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Studies have also found instructions with an external focus improve learning and function in people with motor impairments. (Tibor Kolley/The Globe and Mail)
Studies have also found instructions with an external focus improve learning and function in people with motor impairments. (Tibor Kolley/The Globe and Mail)

Can positivity make you a better runner? Add to ...

Spring is here – chirping birds, snow-free trails and the annual debate about whether you run with the “right” technique. But before you start grappling with knee angles and foot-strike positions, consider the following curious result.

Researchers at the University of Nevada, Las Vegas, put two groups of volunteers through a test of running economy, a measure of how much energy it takes to travel a given distance, much like the gas mileage of a car. One group received no feedback, while the other received positive (but totally fake) feedback every two minutes, such as, “You look relaxed. You are a very efficient runner.”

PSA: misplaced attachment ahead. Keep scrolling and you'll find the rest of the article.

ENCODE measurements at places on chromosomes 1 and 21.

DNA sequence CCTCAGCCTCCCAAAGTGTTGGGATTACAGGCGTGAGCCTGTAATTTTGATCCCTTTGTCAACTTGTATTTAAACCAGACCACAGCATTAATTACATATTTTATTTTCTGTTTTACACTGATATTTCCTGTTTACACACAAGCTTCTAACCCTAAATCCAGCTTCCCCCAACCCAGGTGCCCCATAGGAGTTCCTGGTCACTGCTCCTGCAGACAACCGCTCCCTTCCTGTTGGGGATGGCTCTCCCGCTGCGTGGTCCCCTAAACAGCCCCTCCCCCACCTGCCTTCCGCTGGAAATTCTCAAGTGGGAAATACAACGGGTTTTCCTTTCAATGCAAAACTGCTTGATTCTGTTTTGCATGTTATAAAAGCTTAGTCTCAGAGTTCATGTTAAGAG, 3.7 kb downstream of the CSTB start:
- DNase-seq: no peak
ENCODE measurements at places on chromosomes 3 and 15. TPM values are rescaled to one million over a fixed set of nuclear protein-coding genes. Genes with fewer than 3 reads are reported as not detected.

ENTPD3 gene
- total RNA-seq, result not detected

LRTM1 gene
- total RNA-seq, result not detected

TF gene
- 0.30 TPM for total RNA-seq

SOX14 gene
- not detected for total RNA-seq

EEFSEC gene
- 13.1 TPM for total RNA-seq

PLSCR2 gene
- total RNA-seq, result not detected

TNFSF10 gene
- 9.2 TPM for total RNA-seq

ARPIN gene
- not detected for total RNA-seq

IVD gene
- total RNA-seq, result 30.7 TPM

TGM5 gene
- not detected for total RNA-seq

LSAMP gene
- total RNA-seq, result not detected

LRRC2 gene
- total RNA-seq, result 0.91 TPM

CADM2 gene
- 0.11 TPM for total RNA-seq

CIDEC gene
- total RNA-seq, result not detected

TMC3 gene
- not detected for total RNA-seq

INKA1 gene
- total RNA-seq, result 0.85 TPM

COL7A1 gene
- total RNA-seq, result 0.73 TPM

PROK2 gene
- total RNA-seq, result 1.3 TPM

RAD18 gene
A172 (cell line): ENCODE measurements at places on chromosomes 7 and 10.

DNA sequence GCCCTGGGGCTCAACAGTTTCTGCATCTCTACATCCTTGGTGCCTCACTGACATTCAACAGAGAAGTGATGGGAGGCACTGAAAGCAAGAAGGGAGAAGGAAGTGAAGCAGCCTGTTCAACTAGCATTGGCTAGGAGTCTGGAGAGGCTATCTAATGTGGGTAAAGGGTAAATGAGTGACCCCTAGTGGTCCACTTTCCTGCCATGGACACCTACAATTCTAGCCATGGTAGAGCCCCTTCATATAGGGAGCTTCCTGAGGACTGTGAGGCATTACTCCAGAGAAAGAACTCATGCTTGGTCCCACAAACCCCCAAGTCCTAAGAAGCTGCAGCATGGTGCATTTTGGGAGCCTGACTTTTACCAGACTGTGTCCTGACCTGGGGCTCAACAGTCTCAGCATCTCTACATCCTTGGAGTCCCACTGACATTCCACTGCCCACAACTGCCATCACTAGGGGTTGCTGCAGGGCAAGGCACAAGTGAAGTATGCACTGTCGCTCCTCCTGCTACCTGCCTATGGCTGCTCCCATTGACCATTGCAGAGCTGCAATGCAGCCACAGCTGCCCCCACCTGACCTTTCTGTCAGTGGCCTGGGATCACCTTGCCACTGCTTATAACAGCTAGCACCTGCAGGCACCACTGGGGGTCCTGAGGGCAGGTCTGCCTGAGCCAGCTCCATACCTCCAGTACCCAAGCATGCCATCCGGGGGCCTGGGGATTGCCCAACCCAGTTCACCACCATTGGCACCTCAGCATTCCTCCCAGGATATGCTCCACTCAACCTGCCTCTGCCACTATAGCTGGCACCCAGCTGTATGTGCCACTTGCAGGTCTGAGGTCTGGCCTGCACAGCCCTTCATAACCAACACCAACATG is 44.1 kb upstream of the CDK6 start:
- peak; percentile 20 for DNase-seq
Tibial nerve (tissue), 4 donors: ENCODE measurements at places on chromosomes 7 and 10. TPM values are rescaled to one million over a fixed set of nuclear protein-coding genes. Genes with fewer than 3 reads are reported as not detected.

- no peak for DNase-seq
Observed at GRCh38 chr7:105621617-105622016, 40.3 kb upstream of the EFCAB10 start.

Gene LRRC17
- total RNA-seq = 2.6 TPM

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Bafflingly, the second group became more efficient when they started receiving positive feedback – confirmation, the researchers wrote in the Journal of Sports Sciences, of the “social-cognitive-affective-motor nature of motor performance.”

In other words, traits that we consider purely physical actually depend on what we think and how we feel – a finding with interesting implications for how we coach sports and learn to exercise.

There’s plenty of evidence that positive feedback helps people learn tasks such as throwing or golf-putting more quickly and effectively. It’s usually assumed that encouraging words boost confidence and motivation. But the improvement in running economy is harder to explain: You can’t just “decide” to run more efficiently, no matter how hard you try.